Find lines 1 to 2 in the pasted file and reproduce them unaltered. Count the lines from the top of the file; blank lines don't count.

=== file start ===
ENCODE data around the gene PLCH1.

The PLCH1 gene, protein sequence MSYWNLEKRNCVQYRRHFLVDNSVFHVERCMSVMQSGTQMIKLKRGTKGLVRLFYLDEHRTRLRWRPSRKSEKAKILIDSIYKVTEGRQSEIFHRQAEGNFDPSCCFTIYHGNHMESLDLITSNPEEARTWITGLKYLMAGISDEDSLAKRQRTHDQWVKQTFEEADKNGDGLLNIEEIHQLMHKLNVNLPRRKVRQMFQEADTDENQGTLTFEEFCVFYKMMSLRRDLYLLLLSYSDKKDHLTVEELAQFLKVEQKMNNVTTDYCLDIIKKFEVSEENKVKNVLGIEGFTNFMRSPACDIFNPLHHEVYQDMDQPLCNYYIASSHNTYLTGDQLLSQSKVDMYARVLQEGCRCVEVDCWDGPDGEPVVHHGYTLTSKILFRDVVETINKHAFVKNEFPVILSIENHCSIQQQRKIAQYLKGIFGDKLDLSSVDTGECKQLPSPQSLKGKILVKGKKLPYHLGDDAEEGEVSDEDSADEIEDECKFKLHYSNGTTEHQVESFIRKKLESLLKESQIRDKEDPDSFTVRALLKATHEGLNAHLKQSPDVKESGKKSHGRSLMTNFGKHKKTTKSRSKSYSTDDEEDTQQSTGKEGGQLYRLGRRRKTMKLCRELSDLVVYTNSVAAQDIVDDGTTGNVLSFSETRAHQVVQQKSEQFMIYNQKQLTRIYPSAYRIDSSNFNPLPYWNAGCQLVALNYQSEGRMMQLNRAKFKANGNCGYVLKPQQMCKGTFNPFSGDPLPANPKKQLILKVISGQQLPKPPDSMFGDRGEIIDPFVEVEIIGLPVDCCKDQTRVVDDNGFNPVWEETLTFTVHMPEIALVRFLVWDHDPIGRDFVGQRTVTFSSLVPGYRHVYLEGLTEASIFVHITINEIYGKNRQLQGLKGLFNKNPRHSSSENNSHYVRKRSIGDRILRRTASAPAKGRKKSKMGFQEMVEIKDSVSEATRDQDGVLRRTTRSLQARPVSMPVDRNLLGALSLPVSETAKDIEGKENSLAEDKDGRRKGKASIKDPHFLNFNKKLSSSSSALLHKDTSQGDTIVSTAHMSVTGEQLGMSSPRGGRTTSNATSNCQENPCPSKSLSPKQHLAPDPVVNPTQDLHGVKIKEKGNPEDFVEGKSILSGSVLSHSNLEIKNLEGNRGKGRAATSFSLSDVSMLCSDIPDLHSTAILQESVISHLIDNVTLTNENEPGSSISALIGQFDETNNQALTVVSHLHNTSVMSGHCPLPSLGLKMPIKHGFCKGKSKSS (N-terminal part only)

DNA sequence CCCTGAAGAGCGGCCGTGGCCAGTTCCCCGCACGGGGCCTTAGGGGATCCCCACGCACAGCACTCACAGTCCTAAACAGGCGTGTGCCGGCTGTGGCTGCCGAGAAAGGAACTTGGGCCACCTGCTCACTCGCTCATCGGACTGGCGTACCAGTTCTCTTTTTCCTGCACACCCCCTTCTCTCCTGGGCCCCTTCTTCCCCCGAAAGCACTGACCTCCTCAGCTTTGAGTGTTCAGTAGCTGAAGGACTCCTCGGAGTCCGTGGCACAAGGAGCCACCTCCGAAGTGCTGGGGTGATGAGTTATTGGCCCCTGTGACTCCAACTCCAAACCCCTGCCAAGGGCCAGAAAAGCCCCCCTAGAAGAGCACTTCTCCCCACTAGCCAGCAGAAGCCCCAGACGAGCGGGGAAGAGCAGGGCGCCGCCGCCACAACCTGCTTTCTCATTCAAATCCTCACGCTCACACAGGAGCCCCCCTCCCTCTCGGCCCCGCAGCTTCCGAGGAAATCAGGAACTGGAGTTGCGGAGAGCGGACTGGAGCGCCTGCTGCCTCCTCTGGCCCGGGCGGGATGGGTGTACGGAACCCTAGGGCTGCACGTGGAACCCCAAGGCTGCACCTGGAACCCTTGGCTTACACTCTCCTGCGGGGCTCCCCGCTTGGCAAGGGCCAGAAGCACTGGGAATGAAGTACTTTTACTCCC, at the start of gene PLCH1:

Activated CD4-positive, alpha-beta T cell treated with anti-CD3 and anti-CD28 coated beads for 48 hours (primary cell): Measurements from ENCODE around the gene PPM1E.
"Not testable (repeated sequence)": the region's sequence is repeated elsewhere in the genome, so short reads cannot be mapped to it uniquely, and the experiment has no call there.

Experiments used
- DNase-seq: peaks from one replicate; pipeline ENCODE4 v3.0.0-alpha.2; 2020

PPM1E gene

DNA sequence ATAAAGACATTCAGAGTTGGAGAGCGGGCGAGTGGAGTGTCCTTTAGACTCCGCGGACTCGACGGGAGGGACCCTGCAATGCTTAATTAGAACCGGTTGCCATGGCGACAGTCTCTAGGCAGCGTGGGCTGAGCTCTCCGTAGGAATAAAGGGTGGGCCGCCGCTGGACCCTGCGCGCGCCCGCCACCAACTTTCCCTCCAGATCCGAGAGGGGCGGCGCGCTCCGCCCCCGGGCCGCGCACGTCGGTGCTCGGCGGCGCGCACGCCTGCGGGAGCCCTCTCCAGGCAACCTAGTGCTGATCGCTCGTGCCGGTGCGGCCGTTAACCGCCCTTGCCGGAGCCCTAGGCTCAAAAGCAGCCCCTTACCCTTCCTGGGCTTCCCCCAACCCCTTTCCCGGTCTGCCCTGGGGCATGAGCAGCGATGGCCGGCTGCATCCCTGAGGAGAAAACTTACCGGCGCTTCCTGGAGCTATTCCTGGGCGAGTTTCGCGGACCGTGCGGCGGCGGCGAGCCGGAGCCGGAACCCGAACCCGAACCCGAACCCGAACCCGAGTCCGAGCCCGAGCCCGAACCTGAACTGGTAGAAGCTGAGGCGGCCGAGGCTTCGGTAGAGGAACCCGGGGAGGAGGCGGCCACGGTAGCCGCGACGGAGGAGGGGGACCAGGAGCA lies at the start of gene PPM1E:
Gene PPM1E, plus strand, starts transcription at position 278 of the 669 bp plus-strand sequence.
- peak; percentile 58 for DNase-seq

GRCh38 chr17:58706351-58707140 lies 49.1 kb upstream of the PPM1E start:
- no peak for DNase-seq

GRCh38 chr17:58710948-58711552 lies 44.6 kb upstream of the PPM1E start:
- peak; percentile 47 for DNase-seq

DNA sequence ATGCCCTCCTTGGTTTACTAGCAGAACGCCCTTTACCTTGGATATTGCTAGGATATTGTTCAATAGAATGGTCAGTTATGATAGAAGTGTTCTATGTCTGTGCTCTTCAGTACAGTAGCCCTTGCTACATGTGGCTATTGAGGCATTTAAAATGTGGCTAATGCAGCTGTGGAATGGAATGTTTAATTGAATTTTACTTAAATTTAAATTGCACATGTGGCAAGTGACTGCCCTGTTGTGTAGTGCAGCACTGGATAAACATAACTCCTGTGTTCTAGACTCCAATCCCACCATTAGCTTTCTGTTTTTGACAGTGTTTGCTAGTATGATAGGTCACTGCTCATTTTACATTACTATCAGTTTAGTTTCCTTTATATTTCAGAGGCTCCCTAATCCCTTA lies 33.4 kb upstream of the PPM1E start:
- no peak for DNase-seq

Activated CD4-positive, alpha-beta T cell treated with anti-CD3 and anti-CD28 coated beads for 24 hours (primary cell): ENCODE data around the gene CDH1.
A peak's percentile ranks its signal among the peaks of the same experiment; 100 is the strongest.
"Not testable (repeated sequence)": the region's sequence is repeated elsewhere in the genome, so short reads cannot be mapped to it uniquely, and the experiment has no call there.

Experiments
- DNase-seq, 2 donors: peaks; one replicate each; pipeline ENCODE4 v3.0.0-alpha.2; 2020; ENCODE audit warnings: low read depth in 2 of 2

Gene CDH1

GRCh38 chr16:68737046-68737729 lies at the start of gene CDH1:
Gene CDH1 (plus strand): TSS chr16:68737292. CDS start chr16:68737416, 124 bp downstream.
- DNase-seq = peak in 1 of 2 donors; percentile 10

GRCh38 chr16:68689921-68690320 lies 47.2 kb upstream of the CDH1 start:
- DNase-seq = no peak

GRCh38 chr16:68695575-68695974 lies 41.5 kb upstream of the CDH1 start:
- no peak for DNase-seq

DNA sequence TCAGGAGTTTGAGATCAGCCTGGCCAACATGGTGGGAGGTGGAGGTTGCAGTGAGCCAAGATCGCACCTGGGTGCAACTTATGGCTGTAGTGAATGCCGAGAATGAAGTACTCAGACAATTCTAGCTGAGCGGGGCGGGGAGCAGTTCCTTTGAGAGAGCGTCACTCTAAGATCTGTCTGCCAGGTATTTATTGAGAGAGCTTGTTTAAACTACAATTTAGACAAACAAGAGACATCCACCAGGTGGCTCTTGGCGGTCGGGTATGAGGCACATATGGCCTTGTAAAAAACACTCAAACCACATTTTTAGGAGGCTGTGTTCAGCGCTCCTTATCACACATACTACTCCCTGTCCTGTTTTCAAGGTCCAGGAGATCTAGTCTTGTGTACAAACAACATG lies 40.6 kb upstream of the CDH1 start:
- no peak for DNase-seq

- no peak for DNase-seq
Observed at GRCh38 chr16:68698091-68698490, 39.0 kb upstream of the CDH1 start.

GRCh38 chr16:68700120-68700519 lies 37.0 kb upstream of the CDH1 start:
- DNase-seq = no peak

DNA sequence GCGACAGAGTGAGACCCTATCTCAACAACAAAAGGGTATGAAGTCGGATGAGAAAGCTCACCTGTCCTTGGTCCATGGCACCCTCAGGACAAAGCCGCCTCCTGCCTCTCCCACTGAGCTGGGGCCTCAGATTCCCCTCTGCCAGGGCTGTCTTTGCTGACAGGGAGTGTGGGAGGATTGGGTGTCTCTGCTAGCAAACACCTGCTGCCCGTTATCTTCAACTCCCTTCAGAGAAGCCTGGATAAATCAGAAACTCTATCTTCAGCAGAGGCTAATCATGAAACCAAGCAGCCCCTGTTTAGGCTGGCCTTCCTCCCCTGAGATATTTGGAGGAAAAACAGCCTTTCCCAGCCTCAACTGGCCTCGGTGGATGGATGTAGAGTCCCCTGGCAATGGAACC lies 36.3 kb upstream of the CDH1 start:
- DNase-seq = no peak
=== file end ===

ENCODE data around the gene PLCH1.

The PLCH1 gene, protein sequence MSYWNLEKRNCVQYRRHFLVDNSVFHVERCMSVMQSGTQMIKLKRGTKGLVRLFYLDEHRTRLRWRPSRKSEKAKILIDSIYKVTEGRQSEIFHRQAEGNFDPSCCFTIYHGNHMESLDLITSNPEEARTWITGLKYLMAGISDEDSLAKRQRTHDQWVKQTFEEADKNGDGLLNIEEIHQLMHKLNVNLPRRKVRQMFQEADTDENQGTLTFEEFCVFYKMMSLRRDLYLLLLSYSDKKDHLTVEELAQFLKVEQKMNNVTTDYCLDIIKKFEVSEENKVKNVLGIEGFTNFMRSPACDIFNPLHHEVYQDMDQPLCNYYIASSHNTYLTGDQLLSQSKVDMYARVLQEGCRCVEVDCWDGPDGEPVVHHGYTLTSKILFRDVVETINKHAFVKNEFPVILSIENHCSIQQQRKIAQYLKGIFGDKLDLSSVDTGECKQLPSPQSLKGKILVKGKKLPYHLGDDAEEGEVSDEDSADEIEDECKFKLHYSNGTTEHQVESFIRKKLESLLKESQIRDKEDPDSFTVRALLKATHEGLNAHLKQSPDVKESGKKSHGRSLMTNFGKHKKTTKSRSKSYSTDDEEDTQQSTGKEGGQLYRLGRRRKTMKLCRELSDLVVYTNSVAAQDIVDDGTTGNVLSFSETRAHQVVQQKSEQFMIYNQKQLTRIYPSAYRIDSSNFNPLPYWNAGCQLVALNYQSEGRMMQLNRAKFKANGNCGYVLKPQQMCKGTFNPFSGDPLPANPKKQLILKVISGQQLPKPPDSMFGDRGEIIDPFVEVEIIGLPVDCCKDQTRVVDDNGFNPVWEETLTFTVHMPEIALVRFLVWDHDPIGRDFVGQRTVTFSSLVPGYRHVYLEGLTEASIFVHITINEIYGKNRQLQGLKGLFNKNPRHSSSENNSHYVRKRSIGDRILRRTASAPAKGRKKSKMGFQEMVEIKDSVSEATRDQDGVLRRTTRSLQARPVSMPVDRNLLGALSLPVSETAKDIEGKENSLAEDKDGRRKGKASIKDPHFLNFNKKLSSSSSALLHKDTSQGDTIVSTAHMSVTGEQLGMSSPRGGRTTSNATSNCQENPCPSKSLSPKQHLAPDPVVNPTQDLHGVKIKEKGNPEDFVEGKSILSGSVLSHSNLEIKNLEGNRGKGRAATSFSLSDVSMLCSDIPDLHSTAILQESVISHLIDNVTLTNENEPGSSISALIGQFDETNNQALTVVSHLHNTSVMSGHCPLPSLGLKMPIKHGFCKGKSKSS (N-terminal part only)